4. become chief nutritionist
While mum is busy making all that breast milk, you may need to take over as chief cook and bottle washer. There will be times when your other half just doesn’t feel like doing or accompanying you on the weekly grocery shop. You are quite capable of doing it yourself. Buy good, wholesome food that your partner likes, plenty of fruit and vegetables. Be on hand as much as possible to check whether she needs a snack or a drink. You will be amazed at the difference it can make.
5. become an integral part of the baby’s feeding routine.
Mum produces the milk and baby suckles, not much you can do about that unless your partner is expressing milk using a pump, in which case you can also do the feed. If the baby is on the breast, then you can make sure you understand the weaning schedule and you can come in before and after feeding. Making sure mum is comfortable and ready to feed, bringing baby to her, providing reassurance. After the feed, take baby and burp him or her before doing a nappy change and perhaps settling baby back to sleep. If the child isn’t due a sleep, take some time out with your son or daughter to give your partner a break.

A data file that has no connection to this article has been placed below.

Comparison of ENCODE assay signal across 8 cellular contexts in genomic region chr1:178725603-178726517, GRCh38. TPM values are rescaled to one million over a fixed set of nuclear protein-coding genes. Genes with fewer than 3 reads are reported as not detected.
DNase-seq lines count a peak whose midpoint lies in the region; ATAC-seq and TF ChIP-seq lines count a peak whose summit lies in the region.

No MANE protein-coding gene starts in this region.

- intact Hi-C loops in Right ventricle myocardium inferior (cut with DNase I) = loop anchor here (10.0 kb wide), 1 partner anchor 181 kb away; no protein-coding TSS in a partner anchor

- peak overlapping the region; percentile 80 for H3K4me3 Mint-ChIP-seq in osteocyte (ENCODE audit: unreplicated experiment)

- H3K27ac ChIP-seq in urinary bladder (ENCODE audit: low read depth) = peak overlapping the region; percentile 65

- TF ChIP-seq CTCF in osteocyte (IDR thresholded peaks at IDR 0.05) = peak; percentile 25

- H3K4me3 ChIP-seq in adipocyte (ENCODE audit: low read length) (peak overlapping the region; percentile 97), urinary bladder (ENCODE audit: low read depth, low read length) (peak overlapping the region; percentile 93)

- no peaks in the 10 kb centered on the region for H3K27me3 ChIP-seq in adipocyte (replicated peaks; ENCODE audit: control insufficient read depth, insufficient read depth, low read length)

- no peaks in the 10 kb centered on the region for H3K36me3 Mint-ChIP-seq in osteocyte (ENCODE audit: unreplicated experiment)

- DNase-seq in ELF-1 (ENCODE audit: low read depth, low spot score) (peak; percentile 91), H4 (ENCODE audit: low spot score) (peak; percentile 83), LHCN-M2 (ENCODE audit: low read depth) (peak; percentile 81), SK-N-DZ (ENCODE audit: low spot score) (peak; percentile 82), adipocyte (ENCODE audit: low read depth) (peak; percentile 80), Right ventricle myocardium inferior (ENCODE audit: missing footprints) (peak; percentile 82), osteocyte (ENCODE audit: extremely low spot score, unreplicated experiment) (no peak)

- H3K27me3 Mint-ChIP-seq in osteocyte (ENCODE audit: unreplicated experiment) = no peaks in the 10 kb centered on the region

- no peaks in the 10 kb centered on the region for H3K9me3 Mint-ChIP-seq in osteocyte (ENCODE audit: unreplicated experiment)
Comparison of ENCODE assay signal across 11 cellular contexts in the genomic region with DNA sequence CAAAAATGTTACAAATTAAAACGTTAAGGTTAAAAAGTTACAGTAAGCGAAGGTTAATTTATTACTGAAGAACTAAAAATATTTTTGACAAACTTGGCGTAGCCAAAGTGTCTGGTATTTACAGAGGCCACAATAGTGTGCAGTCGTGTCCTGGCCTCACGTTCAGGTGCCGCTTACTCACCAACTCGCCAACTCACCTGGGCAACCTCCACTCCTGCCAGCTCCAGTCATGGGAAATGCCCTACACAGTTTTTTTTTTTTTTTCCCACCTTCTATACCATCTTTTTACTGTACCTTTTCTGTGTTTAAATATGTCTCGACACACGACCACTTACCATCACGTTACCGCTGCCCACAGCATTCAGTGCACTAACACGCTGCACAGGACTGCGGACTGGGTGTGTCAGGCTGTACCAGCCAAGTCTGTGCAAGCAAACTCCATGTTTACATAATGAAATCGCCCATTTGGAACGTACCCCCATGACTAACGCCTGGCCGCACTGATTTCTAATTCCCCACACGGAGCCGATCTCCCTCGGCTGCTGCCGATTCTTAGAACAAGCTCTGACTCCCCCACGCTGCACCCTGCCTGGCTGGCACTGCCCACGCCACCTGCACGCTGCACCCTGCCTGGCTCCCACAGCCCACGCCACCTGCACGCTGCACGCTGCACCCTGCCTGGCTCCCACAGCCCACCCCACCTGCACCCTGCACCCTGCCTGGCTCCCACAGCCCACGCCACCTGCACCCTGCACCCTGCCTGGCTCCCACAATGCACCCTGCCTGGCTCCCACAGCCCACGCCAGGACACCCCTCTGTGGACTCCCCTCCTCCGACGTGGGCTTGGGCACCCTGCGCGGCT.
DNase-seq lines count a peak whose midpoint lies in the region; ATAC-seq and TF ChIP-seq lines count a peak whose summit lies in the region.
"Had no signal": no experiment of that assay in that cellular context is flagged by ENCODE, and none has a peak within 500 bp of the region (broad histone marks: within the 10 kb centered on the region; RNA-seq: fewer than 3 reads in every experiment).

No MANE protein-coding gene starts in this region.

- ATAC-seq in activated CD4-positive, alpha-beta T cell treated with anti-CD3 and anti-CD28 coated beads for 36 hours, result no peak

6. timeout for you both.
A new baby can be all consuming and will fundamentally alter your relationship, at least for a while. You are no longer the centre of each other’s attention as baby has taken centre stage. You are both trying to come to terms with the consequences and in addition, your partner is coping with hormonal changes and the challenges of breastfeeding. Is your sex life and level of intimacy going to change? You bet! Thinking your partner no longer finds you attractive or wants to punish you for putting her through the ordeal of childbirth is a great way to feel sorry for yourself, but of no practical help.